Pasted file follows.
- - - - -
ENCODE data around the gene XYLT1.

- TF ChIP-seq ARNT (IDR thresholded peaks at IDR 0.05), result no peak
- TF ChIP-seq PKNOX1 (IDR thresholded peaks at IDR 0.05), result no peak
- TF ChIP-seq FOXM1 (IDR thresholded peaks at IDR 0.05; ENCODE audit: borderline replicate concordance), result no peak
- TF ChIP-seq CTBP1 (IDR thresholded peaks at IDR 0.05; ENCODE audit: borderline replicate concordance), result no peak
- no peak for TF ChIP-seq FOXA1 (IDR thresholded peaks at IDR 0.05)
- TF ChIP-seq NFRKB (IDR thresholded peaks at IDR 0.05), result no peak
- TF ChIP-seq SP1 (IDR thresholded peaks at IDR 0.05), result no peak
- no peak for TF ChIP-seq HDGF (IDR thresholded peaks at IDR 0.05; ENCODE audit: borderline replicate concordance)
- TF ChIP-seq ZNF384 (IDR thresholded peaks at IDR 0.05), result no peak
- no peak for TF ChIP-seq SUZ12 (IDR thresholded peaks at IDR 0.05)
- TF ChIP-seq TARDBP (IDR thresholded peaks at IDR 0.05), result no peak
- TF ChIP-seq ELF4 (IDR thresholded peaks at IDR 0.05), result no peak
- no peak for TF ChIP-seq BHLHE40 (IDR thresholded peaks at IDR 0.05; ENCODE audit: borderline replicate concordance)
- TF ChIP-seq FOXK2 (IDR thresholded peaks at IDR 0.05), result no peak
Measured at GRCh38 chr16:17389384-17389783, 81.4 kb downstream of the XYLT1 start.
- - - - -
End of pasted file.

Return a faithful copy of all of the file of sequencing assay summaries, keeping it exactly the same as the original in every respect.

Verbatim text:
ENCODE data around the gene XYLT1.

- TF ChIP-seq ARNT (IDR thresholded peaks at IDR 0.05), result no peak
- TF ChIP-seq PKNOX1 (IDR thresholded peaks at IDR 0.05), result no peak
- TF ChIP-seq FOXM1 (IDR thresholded peaks at IDR 0.05; ENCODE audit: borderline replicate concordance), result no peak
- TF ChIP-seq CTBP1 (IDR thresholded peaks at IDR 0.05; ENCODE audit: borderline replicate concordance), result no peak
- no peak for TF ChIP-seq FOXA1 (IDR thresholded peaks at IDR 0.05)
- TF ChIP-seq NFRKB (IDR thresholded peaks at IDR 0.05), result no peak
- TF ChIP-seq SP1 (IDR thresholded peaks at IDR 0.05), result no peak
- no peak for TF ChIP-seq HDGF (IDR thresholded peaks at IDR 0.05; ENCODE audit: borderline replicate concordance)
- TF ChIP-seq ZNF384 (IDR thresholded peaks at IDR 0.05), result no peak
- no peak for TF ChIP-seq SUZ12 (IDR thresholded peaks at IDR 0.05)
- TF ChIP-seq TARDBP (IDR thresholded peaks at IDR 0.05), result no peak
- TF ChIP-seq ELF4 (IDR thresholded peaks at IDR 0.05), result no peak
- no peak for TF ChIP-seq BHLHE40 (IDR thresholded peaks at IDR 0.05; ENCODE audit: borderline replicate concordance)
- TF ChIP-seq FOXK2 (IDR thresholded peaks at IDR 0.05), result no peak
Measured at GRCh38 chr16:17389384-17389783, 81.4 kb downstream of the XYLT1 start.